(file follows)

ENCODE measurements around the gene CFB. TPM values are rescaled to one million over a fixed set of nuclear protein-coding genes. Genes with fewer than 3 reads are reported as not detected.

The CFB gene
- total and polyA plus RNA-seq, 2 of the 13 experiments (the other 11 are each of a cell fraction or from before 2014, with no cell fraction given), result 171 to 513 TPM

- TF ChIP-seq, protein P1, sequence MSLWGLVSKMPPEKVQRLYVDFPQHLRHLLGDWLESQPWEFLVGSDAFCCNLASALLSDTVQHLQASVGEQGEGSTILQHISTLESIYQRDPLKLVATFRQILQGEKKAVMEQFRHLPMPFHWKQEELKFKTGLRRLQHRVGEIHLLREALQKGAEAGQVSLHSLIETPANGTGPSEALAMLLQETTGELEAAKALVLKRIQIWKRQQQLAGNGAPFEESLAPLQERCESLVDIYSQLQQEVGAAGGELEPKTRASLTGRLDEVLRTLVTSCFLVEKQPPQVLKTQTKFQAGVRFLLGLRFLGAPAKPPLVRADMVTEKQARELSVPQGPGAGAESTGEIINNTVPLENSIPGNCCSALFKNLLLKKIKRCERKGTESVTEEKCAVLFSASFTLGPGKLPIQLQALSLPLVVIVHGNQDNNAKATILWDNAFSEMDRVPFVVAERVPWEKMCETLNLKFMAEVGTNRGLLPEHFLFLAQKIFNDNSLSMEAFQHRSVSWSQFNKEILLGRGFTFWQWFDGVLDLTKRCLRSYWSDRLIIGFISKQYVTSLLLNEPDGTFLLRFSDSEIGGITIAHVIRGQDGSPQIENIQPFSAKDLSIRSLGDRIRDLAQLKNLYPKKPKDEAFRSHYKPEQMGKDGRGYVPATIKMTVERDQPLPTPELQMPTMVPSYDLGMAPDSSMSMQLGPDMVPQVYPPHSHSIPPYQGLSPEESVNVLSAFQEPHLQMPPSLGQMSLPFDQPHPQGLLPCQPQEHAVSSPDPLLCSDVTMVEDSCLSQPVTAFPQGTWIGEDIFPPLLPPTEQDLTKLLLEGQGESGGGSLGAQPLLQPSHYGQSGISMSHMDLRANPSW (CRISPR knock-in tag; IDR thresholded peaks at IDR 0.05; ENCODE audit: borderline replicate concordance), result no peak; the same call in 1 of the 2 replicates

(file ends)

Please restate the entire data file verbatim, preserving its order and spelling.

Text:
ENCODE measurements around the gene CFB. TPM values are rescaled to one million over a fixed set of nuclear protein-coding genes. Genes with fewer than 3 reads are reported as not detected.

The CFB gene
- total and polyA plus RNA-seq, 2 of the 13 experiments (the other 11 are each of a cell fraction or from before 2014, with no cell fraction given), result 171 to 513 TPM

- TF ChIP-seq, protein P1, sequence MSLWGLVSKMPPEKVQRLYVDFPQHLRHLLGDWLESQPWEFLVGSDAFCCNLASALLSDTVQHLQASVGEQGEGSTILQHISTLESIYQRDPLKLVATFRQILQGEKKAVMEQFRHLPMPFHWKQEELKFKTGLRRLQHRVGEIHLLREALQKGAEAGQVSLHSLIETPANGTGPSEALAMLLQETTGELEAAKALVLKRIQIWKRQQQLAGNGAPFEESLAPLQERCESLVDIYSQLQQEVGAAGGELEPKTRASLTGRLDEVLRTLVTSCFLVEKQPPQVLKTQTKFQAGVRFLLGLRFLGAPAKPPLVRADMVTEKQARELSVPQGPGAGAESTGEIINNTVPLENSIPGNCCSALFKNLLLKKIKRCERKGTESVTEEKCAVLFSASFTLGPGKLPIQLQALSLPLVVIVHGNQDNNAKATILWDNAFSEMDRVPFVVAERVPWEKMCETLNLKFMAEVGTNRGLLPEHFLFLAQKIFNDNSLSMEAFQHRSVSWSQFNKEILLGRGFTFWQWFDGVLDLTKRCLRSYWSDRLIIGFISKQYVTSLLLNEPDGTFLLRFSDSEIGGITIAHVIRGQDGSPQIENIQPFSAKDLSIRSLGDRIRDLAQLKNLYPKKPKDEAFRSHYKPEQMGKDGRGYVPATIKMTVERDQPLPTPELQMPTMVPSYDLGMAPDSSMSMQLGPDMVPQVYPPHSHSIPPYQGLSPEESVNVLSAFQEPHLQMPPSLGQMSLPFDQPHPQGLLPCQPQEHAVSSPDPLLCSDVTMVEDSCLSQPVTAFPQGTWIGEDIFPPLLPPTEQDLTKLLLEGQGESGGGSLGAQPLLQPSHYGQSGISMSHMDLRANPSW (CRISPR knock-in tag; IDR thresholded peaks at IDR 0.05; ENCODE audit: borderline replicate concordance), result no peak; the same call in 1 of the 2 replicates